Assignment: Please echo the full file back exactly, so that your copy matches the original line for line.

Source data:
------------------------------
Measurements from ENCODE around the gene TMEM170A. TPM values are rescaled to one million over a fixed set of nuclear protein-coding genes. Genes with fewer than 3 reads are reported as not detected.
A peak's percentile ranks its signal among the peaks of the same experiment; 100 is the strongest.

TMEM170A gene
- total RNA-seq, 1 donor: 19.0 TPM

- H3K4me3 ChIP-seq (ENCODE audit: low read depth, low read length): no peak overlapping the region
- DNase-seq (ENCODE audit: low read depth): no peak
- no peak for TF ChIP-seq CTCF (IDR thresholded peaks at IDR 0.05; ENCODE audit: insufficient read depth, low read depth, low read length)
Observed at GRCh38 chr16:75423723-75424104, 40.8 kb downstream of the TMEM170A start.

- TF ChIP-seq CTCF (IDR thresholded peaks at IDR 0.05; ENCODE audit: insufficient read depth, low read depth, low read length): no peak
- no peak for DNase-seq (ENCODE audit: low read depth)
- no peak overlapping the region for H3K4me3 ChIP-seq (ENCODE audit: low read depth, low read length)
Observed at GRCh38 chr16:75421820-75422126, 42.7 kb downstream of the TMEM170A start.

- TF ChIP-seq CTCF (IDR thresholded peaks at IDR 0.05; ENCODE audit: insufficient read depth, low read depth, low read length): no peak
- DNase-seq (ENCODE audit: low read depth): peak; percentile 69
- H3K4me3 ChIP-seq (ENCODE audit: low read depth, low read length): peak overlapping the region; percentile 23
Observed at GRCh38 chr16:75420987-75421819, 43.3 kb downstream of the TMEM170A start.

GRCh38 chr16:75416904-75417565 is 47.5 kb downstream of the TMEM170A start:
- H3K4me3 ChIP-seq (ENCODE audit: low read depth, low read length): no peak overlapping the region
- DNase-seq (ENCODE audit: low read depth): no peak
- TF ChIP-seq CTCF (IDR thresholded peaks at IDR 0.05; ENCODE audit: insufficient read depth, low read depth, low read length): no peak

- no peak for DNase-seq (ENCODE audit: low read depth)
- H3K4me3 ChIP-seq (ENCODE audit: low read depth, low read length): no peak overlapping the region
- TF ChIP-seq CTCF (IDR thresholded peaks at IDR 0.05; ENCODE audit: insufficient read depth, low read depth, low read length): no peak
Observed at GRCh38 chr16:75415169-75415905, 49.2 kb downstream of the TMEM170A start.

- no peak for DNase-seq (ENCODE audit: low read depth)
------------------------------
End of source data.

Measurements from ENCODE around the gene TMEM170A. TPM values are rescaled to one million over a fixed set of nuclear protein-coding genes. Genes with fewer than 3 reads are reported as not detected.
A peak's percentile ranks its signal among the peaks of the same experiment; 100 is the strongest.

TMEM170A gene
- total RNA-seq, 1 donor: 19.0 TPM

- H3K4me3 ChIP-seq (ENCODE audit: low read depth, low read length): no peak overlapping the region
- DNase-seq (ENCODE audit: low read depth): no peak
- no peak for TF ChIP-seq CTCF (IDR thresholded peaks at IDR 0.05; ENCODE audit: insufficient read depth, low read depth, low read length)
Observed at GRCh38 chr16:75423723-75424104, 40.8 kb downstream of the TMEM170A start.

- TF ChIP-seq CTCF (IDR thresholded peaks at IDR 0.05; ENCODE audit: insufficient read depth, low read depth, low read length): no peak
- no peak for DNase-seq (ENCODE audit: low read depth)
- no peak overlapping the region for H3K4me3 ChIP-seq (ENCODE audit: low read depth, low read length)
Observed at GRCh38 chr16:75421820-75422126, 42.7 kb downstream of the TMEM170A start.

- TF ChIP-seq CTCF (IDR thresholded peaks at IDR 0.05; ENCODE audit: insufficient read depth, low read depth, low read length): no peak
- DNase-seq (ENCODE audit: low read depth): peak; percentile 69
- H3K4me3 ChIP-seq (ENCODE audit: low read depth, low read length): peak overlapping the region; percentile 23
Observed at GRCh38 chr16:75420987-75421819, 43.3 kb downstream of the TMEM170A start.

GRCh38 chr16:75416904-75417565 is 47.5 kb downstream of the TMEM170A start:
- H3K4me3 ChIP-seq (ENCODE audit: low read depth, low read length): no peak overlapping the region
- DNase-seq (ENCODE audit: low read depth): no peak
- TF ChIP-seq CTCF (IDR thresholded peaks at IDR 0.05; ENCODE audit: insufficient read depth, low read depth, low read length): no peak

- no peak for DNase-seq (ENCODE audit: low read depth)
- H3K4me3 ChIP-seq (ENCODE audit: low read depth, low read length): no peak overlapping the region
- TF ChIP-seq CTCF (IDR thresholded peaks at IDR 0.05; ENCODE audit: insufficient read depth, low read depth, low read length): no peak
Observed at GRCh38 chr16:75415169-75415905, 49.2 kb downstream of the TMEM170A start.

- no peak for DNase-seq (ENCODE audit: low read depth)